The past is not romantic. It is not an adventure. It is not a drama. It is neither a comedy nor a tragedy. It is not any of these things. But it is all of these things. Because memory cheats.
Memory will take fragments of events, disjointed and vague, and merge them with hints of forgotten emotion then cobble them together into a narrative. Artificially coherent. Like scenes in a movie.
In partnership with Memory, I have become a fine director. I am the writer and the star; the leading man and tragic hero. I am greater than the story. The past is malleable because memory cheats. Picture the scene:
Open in a bar: Pan across a half-crowded room, smoke-filled and dark. Most patrons are alone. It is quiet save for the jukebox playing Rolling Stones over the muted and muffled conversation. There are two old men in a window booth playing Liar’s Dice. Periodically the sound of the leather-covered cups slamming on the table disturbs the scene. Quiet. Slam. Then quiet again.
Close-up to a young man sitting at the center of the bar: Long hair pulled back in a tight ponytail, his red flannel shirt tattered and frayed around the collar and elbows. He smokes Marlboros one after another while absently doodling on napkins with a number 2 pencil. He drinks Budweiser by the pint.
The bar is old. A storefront galley-style long bar with brass railings and old wood runs along the north side; a row of pale-blonde wood tables along the south. There are no TVs. The only food served is peanuts and Goldfish crackers in clear plastic bowls. Behind the bar, dead center above the young man is a massive moose head. It wears a top hat made of plastic. Across the brim of the hat are cardboard balloon letters that read Happy New Year. Streamers and Marti Gras beads hang from the antlers. A pair of dark knock-off Ray Ban sunglasses perched on the snout. Whenever the door opens the beads sway gently from side to side.
Cut to the far end of the bar: A young woman is drinking a margarita from a pint glass, the edge heavily coated with salt. She wears heavy mascara around her eyes but no other makeup and a t-shirt that reads “Frankie Says Do It” in bold, block letters. She stares down at the chipped and faded bar and rarely looks up.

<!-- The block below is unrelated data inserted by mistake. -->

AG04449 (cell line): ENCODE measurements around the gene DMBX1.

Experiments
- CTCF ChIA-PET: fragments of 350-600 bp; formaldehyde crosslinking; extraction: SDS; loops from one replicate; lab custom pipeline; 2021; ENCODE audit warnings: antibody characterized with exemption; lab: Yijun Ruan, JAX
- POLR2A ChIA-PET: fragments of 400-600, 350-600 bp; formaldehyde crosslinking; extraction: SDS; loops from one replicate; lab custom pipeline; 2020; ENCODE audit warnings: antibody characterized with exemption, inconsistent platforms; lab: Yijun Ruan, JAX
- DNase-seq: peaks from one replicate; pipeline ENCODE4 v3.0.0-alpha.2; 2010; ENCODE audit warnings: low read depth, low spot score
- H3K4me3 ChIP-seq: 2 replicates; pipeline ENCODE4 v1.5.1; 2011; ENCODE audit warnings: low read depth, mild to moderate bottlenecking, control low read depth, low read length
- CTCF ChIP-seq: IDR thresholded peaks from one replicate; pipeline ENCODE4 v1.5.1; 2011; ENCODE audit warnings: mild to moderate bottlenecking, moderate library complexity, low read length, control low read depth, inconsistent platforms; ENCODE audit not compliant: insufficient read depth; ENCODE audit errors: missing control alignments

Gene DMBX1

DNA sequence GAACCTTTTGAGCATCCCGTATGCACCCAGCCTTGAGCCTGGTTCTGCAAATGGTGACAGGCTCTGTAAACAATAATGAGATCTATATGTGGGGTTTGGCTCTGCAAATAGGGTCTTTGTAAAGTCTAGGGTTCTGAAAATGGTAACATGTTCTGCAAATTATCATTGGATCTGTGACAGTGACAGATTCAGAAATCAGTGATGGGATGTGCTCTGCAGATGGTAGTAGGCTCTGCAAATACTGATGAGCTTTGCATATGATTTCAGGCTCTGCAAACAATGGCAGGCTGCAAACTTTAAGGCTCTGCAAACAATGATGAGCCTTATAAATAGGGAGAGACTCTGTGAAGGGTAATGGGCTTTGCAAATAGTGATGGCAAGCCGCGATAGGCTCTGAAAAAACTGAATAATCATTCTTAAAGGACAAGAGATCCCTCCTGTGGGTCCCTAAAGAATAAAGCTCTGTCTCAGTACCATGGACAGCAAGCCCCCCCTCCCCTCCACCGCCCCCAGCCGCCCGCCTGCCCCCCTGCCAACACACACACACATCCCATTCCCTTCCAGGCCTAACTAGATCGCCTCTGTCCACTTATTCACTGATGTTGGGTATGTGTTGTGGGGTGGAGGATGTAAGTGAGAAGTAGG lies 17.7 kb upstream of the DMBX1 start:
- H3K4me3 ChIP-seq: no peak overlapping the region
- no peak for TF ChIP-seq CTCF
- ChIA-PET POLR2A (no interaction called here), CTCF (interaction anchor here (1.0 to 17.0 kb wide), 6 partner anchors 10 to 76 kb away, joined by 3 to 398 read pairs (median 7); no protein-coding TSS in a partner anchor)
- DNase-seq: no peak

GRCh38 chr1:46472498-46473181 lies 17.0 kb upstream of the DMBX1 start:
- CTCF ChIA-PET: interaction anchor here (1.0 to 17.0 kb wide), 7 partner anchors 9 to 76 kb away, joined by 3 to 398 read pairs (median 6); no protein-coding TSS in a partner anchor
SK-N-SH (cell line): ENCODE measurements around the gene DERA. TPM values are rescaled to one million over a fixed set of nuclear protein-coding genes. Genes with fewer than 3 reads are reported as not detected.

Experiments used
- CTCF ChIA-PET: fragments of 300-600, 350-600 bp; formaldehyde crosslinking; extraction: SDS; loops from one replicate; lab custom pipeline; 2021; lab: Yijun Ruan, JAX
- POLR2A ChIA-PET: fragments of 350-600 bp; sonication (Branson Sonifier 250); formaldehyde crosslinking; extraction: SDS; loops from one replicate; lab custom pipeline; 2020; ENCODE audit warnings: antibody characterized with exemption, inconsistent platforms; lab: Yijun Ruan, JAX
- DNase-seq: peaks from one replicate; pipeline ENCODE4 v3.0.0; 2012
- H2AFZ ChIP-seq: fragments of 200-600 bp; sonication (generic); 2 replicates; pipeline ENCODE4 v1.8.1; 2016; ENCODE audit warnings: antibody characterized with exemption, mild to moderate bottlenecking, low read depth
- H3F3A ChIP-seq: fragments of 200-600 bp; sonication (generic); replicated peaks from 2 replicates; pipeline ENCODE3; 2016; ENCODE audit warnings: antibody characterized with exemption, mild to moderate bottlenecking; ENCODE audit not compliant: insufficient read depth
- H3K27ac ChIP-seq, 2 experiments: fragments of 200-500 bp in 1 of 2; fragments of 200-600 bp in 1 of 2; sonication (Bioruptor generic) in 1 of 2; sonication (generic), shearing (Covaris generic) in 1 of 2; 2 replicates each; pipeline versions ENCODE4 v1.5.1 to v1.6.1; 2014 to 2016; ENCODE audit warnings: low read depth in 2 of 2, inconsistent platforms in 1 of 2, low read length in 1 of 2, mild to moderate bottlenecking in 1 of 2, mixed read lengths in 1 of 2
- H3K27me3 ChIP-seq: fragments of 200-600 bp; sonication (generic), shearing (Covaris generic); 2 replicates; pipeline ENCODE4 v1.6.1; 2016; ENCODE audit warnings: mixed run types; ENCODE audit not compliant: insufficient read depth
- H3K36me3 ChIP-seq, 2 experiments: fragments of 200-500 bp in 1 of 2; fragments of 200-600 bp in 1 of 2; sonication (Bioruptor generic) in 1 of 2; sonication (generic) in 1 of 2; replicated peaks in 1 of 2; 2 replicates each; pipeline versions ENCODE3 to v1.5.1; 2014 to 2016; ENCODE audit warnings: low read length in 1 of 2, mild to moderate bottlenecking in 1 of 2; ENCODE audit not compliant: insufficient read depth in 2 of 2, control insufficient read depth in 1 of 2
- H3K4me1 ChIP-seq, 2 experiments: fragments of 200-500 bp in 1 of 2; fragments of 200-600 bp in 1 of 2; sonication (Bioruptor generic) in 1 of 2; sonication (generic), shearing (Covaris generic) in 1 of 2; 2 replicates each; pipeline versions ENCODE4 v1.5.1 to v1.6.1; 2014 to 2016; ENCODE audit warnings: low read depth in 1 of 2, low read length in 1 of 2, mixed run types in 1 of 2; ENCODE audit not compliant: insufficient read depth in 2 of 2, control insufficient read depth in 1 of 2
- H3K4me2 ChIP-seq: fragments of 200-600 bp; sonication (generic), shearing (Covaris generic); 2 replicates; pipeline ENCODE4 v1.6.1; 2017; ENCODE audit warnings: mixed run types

The young man waits for the right moment then points to the moose and in a loud voice says, “It’s a shame really,”
The woman looks up at the moose and shrugs, “How so?” she says.
“He was having such a good time when he died,” he says.
She smiles, slowly, a creeping thing that spreads across her face. In a single motion, she finishes her drink and then moves down the bar to the empty seat beside the man. With one hand she pulls his ponytail – three quick tugs like ringing a bell – with the other she takes the cigarette from his fingers. She inhales deeply then blows a plume of smoke over their heads through tight lips. “Buy me a drink,” she says.
“Why should I do that?” he asks.
“If you have to ask,” she says, “then you are dumber than you look.”
Pan back now: We see the two from a distance. They are laughing. She puts a hand on his knee, he touches her back. Occasionally he leans in to whisper in her ear.
Jump cut: We are in a bedroom. It is dark. The only light is filtered moonlight through an open window and yellow Christmas lights thumbtacked to the ceiling. Black and white framed posters line the walls – James Dean, Marylyn Monroe, Audrey Hepburn – the room smells of baby powder, lavender, and beer.
The young man sits on the edge of a twin bed. He is naked and smoking. He rubs his chin with the back of his hand, back and forth. Back and forth. The woman is curled into a ball wrapped in a stained sheet facing the wall. She is crying.
“I didn’t mean it,” she says, “It was my old boyfriend’s name, it just came out,” she pulls the sheet over her head.
“It’s okay,” he says, “Just threw me is all.” He finds himself scanning the authors on her bookshelf. O’Conner, Salinger, Poe, Kerouac. All the required titles. He remembers who he is reading. Gabriel Garcia-Marquez. He is proud of this and wants to tell her. He should leave, he knows this. He actually pictures himself standing, dressing, and walking with quiet dignity out the door.
“We could try again,” she says, “If you want.”
“Okay,” he says, “Just give me a minute.” He rubs his chin back and forth. Back and forth.
Cut. Cut. Cut. Strike that last scene. Delete it. Start again.
Fade in on the couple leaving the bar. They are laughing and close. She stumbles, falling forward slightly. He is there, catching her in outstretched arms. He pulls her close. “Careful now,” he tells her. Gently, he kisses the top of her head. Holding hands they walk slowly into the night to begin their adventure. It is a romantic scene.
Fade to black. Print. Memory cheats.
originally published June 9th, 2013